Alphabetum Romanum of Felice Feliciano
- Publisher / Year
- Belser Verlag – Zurich, 1985
Vat. lat. 6852 - Biblioteca Apostolica Vaticana (Vatican City, State of the Vatican City)
The Alphabetum Romanum is a manuscript by the Italian humanist Felice Feliciano. By the use of epigrams, 25 letters of the alphabet were reconstructed, which were depicted in their original form with the help of geometric forms. The colored codex is a historically significant work and had a great influence of the history of script.
Around 1460, a codex arose in Italy that was of utmost importance for the history of script. The Alphabetum Romanum was the first handwritten treatise, in which the alphabet was reconstructed on the basis of Roman epigraphs. With the help of geometric forms, more precisely of circles and squares, the capital letters of the Roman language were correctly reproduced.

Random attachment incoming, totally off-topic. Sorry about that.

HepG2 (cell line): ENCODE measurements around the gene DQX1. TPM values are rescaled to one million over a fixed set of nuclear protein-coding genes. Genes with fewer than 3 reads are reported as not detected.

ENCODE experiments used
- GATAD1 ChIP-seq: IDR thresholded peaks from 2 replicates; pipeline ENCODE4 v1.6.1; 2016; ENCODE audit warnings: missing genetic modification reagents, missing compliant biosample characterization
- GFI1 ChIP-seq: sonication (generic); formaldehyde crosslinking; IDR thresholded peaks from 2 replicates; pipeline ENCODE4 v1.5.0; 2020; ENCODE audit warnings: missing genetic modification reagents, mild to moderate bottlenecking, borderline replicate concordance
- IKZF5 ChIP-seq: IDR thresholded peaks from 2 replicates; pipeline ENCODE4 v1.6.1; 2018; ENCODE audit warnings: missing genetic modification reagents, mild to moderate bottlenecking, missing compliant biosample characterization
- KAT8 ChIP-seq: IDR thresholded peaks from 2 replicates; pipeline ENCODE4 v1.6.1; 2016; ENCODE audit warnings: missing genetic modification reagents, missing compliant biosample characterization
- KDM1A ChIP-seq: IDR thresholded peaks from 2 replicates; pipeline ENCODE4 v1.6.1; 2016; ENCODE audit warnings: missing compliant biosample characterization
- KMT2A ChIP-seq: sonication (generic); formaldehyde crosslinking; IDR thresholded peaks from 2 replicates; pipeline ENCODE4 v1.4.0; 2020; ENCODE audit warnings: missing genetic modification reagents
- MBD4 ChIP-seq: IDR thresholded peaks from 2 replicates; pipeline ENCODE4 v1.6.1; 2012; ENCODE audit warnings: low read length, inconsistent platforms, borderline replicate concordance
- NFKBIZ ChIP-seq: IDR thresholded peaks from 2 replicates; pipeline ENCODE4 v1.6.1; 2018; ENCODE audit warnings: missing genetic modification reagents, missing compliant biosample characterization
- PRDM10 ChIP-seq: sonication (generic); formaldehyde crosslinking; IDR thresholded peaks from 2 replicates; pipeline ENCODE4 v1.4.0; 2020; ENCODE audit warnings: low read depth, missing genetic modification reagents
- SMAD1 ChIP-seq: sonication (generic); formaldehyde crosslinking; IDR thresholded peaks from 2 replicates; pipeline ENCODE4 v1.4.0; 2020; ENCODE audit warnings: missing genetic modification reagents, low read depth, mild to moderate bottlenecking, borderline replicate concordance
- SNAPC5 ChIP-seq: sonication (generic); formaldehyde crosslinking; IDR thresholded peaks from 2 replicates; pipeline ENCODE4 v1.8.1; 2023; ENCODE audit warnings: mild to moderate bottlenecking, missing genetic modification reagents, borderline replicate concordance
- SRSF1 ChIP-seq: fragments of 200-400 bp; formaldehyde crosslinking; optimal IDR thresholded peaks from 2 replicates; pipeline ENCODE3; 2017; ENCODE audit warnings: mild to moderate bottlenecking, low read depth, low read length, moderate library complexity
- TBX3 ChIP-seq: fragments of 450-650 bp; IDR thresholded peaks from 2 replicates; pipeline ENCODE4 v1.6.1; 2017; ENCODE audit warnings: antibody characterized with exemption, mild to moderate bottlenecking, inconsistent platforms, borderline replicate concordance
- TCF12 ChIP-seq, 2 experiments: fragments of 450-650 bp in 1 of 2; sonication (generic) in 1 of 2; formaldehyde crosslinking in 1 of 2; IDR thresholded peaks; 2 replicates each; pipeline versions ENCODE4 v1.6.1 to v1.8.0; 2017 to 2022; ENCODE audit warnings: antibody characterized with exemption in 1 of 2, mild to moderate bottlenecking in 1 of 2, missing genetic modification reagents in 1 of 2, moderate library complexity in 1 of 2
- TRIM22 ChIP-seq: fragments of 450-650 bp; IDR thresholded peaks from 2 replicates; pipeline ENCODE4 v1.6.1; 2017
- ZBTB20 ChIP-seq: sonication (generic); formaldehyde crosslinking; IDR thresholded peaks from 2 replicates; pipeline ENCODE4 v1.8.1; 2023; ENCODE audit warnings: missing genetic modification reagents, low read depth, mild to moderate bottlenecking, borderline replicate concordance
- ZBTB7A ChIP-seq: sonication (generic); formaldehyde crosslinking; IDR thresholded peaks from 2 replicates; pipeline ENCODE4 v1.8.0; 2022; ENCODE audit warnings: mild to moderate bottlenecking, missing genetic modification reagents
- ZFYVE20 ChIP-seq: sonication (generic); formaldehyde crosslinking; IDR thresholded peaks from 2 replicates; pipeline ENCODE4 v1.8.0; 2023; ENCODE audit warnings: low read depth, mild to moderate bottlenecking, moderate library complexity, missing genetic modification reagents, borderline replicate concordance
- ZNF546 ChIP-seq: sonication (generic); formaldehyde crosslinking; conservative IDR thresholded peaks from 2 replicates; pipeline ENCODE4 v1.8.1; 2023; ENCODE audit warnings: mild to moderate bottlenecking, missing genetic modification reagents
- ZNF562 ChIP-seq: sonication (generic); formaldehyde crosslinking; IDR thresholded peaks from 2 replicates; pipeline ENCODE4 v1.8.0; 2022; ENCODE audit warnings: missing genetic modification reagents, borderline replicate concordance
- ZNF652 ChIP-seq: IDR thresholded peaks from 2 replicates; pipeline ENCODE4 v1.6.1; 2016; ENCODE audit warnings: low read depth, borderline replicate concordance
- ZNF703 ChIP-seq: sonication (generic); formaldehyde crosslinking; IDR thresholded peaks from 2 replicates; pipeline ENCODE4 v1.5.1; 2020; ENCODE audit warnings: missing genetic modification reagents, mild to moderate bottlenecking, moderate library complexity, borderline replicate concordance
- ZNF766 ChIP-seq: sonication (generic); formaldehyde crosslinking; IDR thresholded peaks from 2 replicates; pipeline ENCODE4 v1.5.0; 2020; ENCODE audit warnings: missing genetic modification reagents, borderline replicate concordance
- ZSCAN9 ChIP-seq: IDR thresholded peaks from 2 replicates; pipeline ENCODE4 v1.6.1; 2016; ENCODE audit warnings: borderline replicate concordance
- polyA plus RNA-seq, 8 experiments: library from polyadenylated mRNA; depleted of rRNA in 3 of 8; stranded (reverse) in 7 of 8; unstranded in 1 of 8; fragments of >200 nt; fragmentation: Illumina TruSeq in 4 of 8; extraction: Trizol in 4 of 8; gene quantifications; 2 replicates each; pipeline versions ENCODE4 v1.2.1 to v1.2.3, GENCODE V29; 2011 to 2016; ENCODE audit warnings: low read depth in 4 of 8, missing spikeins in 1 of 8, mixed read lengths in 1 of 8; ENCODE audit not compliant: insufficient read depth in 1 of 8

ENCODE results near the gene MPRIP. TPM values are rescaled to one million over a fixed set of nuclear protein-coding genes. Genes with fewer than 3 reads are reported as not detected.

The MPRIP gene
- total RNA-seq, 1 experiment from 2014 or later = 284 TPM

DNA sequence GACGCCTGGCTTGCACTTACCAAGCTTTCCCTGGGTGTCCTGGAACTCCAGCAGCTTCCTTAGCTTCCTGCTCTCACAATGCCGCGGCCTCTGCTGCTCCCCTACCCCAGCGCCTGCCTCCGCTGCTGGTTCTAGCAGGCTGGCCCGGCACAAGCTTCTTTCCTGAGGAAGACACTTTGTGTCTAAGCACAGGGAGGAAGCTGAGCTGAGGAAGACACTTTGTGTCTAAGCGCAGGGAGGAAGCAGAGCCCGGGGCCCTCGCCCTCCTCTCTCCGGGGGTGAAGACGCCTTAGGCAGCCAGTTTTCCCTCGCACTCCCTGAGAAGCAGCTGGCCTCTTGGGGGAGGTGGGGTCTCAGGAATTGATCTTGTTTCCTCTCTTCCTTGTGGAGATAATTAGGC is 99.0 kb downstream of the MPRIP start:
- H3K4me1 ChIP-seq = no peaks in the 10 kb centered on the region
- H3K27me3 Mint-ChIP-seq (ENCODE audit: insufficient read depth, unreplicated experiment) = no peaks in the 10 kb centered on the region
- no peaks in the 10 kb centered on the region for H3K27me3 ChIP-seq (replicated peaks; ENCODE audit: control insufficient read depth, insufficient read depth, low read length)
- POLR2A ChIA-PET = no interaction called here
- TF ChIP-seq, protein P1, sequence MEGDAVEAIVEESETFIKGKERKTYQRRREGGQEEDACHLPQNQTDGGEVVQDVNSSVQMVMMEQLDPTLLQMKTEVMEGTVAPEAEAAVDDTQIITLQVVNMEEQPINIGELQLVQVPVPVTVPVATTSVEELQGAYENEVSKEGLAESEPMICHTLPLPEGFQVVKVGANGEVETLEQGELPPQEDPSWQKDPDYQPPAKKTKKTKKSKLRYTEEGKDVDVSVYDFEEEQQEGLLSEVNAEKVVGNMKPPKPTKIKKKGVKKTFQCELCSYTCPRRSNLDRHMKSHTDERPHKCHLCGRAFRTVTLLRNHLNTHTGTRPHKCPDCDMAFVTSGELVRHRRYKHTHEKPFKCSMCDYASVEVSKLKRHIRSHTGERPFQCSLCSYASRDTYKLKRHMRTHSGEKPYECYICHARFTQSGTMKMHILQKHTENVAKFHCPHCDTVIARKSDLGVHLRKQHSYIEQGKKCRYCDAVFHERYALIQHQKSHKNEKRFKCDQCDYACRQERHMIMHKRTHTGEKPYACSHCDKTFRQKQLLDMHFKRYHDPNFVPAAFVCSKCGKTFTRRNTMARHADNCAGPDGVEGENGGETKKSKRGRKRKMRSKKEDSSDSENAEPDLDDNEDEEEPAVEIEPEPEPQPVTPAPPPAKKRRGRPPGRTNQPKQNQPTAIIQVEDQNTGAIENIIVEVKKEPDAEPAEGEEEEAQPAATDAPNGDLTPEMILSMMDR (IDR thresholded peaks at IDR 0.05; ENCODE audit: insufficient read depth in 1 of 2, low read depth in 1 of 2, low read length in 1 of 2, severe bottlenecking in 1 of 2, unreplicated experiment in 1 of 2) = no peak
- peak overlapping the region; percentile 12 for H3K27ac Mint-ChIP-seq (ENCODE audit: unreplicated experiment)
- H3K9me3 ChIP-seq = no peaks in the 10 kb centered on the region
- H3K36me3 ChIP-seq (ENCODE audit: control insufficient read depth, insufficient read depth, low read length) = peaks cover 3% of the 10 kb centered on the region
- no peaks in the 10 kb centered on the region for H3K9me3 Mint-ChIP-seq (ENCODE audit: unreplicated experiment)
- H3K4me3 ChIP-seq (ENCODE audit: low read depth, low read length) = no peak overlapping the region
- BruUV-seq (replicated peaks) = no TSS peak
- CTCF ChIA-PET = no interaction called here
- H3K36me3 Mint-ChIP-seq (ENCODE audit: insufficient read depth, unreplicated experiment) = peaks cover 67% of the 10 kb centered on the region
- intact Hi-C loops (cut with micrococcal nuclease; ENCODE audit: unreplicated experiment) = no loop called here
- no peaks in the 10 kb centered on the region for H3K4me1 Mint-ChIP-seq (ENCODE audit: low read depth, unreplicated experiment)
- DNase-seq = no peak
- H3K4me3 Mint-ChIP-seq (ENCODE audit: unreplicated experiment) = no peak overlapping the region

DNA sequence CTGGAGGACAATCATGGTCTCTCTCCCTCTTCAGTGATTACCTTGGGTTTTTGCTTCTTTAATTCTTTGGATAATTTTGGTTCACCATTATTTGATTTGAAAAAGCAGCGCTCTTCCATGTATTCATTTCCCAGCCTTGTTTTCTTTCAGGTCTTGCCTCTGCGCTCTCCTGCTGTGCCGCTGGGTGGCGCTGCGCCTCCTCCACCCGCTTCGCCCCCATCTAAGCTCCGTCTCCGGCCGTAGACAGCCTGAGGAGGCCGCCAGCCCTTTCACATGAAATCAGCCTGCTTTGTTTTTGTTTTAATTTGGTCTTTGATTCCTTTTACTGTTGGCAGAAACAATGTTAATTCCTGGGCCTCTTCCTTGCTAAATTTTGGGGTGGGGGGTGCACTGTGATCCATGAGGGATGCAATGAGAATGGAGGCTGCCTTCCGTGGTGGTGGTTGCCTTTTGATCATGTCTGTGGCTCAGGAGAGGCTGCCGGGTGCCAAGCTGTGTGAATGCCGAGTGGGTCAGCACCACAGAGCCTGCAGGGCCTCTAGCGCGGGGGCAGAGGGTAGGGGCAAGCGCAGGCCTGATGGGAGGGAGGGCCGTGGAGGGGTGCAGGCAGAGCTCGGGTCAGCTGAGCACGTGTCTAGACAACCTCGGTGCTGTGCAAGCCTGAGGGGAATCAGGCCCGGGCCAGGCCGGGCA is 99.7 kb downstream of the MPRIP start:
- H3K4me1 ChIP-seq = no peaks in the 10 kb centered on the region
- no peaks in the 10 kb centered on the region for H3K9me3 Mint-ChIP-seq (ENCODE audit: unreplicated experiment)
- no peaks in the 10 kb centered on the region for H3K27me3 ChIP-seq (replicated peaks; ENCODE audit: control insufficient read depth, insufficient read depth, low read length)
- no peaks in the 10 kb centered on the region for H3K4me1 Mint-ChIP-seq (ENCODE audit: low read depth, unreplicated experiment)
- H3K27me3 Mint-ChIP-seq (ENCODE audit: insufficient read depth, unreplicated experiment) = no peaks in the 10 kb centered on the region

The paper was authored by Felice Feliciano, an Italian calligrapher, alchemist, and expert of Roman history. Feliciano was born near Verona around 1433 and died in Rome in 1479, shortly after the discovery of Italian book printing was achieved. His alphabet is the basis for the font “Felix Titling”, which was programmed by the American company Monotype for typewriters and computers.
Feliciano depicted 25 letters. Every letter is found inside of a circle, which is bordered by a square. He achieved symmetry and perfect form with the help of these geometric ledger lines. The handwritten letters are colored differently. Beneath every character is a short passage in red letters, which contains studies and explanations by Feliciano. The historically significant original edition resides today in the Apostolic Library of the Vatican.